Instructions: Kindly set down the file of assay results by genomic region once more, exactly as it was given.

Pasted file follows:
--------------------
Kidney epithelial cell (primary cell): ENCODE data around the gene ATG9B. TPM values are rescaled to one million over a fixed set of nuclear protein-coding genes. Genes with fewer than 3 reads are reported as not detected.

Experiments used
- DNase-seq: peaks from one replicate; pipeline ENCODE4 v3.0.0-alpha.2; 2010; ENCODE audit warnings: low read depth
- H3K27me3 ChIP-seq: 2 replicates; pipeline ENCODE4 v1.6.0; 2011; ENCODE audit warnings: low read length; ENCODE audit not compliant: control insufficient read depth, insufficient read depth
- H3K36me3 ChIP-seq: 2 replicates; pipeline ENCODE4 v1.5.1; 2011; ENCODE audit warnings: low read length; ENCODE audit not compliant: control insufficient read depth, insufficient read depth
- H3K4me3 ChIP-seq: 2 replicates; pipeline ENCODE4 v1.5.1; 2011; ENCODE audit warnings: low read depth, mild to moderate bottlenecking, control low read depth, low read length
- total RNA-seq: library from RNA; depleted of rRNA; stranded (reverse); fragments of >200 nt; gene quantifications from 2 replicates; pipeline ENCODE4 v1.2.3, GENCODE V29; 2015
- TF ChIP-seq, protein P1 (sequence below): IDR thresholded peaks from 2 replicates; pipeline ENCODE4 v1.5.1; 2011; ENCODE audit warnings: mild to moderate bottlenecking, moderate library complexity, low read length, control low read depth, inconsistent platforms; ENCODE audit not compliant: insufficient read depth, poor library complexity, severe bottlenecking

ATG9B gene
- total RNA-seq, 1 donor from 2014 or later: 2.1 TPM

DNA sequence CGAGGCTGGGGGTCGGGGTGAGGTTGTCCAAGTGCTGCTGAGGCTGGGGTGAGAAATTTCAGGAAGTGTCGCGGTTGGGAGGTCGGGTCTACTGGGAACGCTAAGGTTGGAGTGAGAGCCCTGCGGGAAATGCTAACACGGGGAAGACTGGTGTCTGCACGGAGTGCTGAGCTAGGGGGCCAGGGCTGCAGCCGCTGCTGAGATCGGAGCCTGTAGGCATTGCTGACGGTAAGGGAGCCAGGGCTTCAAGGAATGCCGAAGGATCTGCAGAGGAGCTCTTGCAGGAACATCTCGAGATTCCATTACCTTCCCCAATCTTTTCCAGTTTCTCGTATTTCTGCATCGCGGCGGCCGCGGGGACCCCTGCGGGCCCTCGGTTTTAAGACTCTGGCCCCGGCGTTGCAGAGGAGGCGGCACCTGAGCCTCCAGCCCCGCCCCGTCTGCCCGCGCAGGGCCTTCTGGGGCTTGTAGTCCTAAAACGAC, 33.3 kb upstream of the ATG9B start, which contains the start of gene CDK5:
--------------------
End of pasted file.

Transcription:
Kidney epithelial cell (primary cell): ENCODE data around the gene ATG9B. TPM values are rescaled to one million over a fixed set of nuclear protein-coding genes. Genes with fewer than 3 reads are reported as not detected.

Experiments used
- DNase-seq: peaks from one replicate; pipeline ENCODE4 v3.0.0-alpha.2; 2010; ENCODE audit warnings: low read depth
- H3K27me3 ChIP-seq: 2 replicates; pipeline ENCODE4 v1.6.0; 2011; ENCODE audit warnings: low read length; ENCODE audit not compliant: control insufficient read depth, insufficient read depth
- H3K36me3 ChIP-seq: 2 replicates; pipeline ENCODE4 v1.5.1; 2011; ENCODE audit warnings: low read length; ENCODE audit not compliant: control insufficient read depth, insufficient read depth
- H3K4me3 ChIP-seq: 2 replicates; pipeline ENCODE4 v1.5.1; 2011; ENCODE audit warnings: low read depth, mild to moderate bottlenecking, control low read depth, low read length
- total RNA-seq: library from RNA; depleted of rRNA; stranded (reverse); fragments of >200 nt; gene quantifications from 2 replicates; pipeline ENCODE4 v1.2.3, GENCODE V29; 2015
- TF ChIP-seq, protein P1 (sequence below): IDR thresholded peaks from 2 replicates; pipeline ENCODE4 v1.5.1; 2011; ENCODE audit warnings: mild to moderate bottlenecking, moderate library complexity, low read length, control low read depth, inconsistent platforms; ENCODE audit not compliant: insufficient read depth, poor library complexity, severe bottlenecking

ATG9B gene
- total RNA-seq, 1 donor from 2014 or later: 2.1 TPM

DNA sequence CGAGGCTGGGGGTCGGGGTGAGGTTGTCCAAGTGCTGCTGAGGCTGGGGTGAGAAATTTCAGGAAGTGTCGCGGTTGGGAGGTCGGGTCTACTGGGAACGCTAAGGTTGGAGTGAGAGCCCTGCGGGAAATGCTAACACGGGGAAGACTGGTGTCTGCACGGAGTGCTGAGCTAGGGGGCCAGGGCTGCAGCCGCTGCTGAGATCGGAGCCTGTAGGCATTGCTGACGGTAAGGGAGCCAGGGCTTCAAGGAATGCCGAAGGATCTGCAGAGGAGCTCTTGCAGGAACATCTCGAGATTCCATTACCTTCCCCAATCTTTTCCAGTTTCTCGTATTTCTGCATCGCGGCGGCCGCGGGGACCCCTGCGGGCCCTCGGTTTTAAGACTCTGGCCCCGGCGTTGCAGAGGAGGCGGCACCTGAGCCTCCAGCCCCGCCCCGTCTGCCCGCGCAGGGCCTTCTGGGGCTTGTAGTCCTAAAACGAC, 33.3 kb upstream of the ATG9B start, which contains the start of gene CDK5: